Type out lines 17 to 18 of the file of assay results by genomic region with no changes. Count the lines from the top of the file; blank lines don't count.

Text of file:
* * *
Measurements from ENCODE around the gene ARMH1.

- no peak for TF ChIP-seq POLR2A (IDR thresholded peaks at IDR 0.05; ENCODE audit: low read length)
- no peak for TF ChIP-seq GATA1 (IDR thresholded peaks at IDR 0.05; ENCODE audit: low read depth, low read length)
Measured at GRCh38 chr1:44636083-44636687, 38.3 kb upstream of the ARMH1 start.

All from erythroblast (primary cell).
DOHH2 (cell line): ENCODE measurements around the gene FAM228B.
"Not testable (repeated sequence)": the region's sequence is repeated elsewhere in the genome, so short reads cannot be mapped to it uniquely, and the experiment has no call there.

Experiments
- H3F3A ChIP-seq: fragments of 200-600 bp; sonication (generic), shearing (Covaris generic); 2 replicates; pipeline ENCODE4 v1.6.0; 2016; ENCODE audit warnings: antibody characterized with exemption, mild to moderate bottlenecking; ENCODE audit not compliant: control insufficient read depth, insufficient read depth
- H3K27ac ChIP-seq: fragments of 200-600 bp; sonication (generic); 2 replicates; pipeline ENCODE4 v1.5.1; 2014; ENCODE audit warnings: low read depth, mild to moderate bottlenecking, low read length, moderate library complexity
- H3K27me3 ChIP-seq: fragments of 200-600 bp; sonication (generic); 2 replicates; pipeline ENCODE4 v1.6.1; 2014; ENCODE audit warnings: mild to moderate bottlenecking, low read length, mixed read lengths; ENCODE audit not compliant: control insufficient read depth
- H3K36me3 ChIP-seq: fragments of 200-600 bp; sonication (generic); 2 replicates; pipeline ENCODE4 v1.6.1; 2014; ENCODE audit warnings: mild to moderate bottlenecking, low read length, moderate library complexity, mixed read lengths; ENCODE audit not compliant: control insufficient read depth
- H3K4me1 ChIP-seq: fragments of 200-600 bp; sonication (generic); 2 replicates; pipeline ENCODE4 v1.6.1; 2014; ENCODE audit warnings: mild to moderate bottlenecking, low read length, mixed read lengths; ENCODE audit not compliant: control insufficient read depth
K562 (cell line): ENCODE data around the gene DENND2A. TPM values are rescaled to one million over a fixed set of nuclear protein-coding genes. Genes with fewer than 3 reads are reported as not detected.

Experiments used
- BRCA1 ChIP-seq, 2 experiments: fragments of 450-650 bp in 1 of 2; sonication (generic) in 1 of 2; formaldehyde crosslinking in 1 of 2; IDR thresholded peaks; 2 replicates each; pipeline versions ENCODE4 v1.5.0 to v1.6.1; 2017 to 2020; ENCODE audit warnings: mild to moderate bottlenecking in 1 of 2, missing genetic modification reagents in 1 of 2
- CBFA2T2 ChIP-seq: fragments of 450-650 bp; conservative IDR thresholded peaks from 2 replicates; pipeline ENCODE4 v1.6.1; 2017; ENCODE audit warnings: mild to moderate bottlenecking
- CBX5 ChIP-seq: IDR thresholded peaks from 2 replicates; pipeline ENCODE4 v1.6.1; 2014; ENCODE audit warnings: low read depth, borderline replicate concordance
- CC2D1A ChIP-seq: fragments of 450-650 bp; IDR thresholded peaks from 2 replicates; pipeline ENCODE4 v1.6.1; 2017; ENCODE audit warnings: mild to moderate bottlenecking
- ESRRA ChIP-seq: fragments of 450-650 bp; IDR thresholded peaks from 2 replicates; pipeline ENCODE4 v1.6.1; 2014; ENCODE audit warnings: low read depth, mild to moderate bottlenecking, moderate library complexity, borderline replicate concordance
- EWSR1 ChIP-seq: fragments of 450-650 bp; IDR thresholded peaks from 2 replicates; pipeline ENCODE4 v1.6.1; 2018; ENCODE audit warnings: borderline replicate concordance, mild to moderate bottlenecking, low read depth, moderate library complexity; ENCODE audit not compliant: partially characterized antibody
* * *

- CBFA2T2 ChIP-seq: fragments of 450-650 bp; conservative IDR thresholded peaks from 2 replicates; pipeline ENCODE4 v1.6.1; 2017; ENCODE audit warnings: mild to moderate bottlenecking
- CBX5 ChIP-seq: IDR thresholded peaks from 2 replicates; pipeline ENCODE4 v1.6.1; 2014; ENCODE audit warnings: low read depth, borderline replicate concordance